Candera in the Wind

Claims 'network storage controller' works with slew of vendors, but stays mum on box's details

April 18, 2003

3 Min Read
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PHOENIX -- Storage Networking World Spring 2003 -- Candera Inc. continues to drip-feed information about its storage management device. The startup is still holding off on saying exactly what its box does, when it will be finished, or how much it will cost.

Sundi Sundaresh, president and CEO of Candera, refers to the product as "the first enterprise-class network storage controller on the market." What does that mean, you ask? Generally, Candera has talked about providing storage provisioning, charge-back, and other services via its purpose-built device, supposedly eliminating the need to separately manage different vendors' systems.

"We don't want to contribute to hype and set expectations that we can't deliver on," Sundaresh says, by way of explaining why Candera is not revealing many details of its system yet. Fine: How about setting expectations you can deliver on?

At Storage Networking World this week, the company (formerly called Confluence Networks) made a big deal out of the various devices and software it claims to be interoperable with -- more than 15 separate vendors' products (see Candera Gets Interoperable).

These include storage from EMC Corp. (NYSE: EMC), Hitachi Data Systems (HDS), Hewlett-Packard Co. (NYSE: HPQ), IBM Corp. (NYSE: IBM), LSI Logic Storage Systems Inc., MTI Technology Corp. (Nasdaq: MTIC), Storage Technology Corp. (StorageTek) (NYSE: STK), and Sun Microsystems Inc. (Nasdaq: SUNW); Fibre Channel switches from Brocade Communications Systems Inc. (Nasdaq: BRCD), McData Corp. (Nasdaq: MCDTA), and QLogic Corp. (Nasdaq: QLGC); volume managers from HP, IBM, Microsoft Corp. (Nasdaq: MSFT), Sun, and Veritas Software Corp. (Nasdaq: VRTS); multiple host bus adapters; and various storage software applications."The message is the emphasis on the architecture and the investment we've made in interoperability," says Sundaresh.

In an attempt to show that it has been getting "traction," Candera put us in touch with one of its 10 beta testers on the condition that we not identify him or his company (see Can Candera Compete?).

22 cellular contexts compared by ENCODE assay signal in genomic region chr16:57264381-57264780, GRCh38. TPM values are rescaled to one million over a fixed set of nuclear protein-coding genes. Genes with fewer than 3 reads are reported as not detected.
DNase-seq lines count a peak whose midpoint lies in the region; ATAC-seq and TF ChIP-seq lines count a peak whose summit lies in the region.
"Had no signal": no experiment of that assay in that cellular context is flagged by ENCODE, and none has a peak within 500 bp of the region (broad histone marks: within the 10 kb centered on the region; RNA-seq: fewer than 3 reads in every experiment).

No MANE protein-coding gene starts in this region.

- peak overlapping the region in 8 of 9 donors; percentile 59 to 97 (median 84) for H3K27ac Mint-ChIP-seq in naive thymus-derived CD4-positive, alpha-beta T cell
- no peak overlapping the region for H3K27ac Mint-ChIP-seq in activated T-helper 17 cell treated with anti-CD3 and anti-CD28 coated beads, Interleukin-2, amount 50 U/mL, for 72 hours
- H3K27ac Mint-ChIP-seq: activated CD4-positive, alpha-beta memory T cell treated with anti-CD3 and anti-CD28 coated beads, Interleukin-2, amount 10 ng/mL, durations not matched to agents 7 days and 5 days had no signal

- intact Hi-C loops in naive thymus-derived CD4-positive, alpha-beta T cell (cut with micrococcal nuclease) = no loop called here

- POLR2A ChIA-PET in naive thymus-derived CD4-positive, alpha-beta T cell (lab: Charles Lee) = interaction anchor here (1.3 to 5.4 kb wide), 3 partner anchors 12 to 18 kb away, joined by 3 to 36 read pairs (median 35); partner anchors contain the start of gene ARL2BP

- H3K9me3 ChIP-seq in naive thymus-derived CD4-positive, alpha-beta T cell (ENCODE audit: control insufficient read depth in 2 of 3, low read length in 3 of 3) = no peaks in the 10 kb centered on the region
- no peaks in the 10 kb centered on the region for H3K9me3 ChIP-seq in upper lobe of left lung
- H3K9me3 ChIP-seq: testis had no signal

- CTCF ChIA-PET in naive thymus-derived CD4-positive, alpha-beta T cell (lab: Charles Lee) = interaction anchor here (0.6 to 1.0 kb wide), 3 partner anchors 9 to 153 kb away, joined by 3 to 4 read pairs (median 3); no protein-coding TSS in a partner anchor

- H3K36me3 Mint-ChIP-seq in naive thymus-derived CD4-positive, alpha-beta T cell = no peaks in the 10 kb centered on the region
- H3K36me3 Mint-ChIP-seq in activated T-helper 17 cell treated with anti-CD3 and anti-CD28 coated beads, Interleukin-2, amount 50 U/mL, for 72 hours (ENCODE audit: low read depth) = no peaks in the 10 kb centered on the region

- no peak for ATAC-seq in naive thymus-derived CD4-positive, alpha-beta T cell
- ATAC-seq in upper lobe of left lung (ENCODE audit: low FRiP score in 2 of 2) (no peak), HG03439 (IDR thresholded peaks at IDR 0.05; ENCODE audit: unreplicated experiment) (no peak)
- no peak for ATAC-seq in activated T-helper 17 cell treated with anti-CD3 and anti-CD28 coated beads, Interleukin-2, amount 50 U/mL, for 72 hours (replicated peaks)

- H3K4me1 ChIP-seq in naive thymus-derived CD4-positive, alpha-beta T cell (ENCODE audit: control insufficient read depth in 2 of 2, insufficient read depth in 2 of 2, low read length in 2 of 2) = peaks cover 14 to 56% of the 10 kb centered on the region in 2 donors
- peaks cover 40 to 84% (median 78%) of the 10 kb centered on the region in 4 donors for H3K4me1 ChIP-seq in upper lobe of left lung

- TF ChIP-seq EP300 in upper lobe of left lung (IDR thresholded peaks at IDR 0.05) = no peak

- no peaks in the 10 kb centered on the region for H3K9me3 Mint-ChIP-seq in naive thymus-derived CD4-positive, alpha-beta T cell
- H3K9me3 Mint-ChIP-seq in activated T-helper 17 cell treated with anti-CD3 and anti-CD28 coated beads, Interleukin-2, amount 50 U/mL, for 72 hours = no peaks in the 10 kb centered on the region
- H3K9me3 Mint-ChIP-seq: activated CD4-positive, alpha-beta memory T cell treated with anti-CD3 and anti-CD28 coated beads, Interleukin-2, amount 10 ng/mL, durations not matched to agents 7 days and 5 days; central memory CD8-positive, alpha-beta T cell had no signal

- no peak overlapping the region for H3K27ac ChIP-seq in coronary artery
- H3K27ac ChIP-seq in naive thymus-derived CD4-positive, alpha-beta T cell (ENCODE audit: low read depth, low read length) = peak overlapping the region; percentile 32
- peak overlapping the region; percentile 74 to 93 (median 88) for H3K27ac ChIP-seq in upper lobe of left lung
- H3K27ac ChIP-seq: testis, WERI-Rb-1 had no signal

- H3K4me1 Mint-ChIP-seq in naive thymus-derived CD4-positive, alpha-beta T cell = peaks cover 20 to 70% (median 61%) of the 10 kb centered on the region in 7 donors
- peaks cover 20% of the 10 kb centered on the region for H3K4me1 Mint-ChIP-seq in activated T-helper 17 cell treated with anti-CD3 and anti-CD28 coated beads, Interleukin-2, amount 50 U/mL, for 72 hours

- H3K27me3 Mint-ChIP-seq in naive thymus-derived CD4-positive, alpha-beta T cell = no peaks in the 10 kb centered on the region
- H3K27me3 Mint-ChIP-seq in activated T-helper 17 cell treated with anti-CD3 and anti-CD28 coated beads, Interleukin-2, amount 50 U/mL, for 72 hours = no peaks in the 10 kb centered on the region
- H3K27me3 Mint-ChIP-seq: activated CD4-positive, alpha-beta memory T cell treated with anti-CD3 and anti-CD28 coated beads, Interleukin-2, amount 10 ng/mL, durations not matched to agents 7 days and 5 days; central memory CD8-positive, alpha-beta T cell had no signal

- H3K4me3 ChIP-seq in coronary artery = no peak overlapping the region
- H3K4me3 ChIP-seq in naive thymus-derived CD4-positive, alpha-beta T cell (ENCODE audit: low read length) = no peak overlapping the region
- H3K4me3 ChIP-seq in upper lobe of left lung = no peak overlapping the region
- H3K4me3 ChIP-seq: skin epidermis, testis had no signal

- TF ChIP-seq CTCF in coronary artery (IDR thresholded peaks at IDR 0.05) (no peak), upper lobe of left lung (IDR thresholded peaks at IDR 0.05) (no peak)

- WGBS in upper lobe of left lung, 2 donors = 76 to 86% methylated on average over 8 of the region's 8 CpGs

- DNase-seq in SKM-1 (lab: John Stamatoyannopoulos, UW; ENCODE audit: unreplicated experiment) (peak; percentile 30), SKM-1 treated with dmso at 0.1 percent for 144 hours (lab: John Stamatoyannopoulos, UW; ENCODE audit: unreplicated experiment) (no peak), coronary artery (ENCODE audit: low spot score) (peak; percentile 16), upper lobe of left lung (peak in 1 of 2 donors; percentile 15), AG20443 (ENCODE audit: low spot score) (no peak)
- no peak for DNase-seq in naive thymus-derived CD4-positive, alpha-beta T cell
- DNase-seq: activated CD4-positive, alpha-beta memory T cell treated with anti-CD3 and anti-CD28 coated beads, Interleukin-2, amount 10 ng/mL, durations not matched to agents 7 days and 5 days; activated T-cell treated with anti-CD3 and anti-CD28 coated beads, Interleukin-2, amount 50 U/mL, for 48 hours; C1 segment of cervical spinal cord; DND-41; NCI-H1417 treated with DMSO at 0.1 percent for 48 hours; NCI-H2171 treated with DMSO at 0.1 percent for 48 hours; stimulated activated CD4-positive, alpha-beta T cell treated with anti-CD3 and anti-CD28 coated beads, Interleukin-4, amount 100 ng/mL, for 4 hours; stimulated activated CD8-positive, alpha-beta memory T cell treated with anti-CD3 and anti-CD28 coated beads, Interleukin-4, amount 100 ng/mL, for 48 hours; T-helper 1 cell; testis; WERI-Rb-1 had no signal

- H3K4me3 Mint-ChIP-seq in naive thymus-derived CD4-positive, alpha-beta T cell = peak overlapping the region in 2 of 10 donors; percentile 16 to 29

We spoke with "Vaclav" [ed. note: not his real name!], a senior IT executive at a Fortune 500 financial services institution. "Vaclav" confirmed that he was checking out the Candera box. "One of the appeals of the Candera solution is the combination of hardware and software," he says. "It's more a personal belief of mine that when you deal with things in the physical world like disk drives, it can't all be done in software."

However, he is also looking at software from MonoSphere Inc. as well as the Rhapsody switch from Brocade Communications Systems Inc. (Nasdaq: BRCD) (see Brocade Reupholsters Rhapsody and MonoSphere Whirls Out).

"Vaclav" adds that the beta of the Candera system the company has in its labs "does seem to be working very well at this point, although there are some limitations -- it doesn't work with everything we'd like it to."Right. Well, sorry, y'all. This really doesn't count as customer traction.

That said, Candera may not be losing any significant mindshare -- yet. Every other vendor hoping to provide storage management "intelligence" into the SAN fabric via hardware is still in early stages of real-world deployment, including Brocade (via Rhapsody), Sun (via Pirus Networks), Cisco Systems Inc. (Nasdaq: CSCO), MaXXan Systems Inc., McData, Sandial Systems Inc., Sanera Systems Inc., and Troika Networks [ed. note: its real name].

Todd Spangler, US Editor, Byte and Switch

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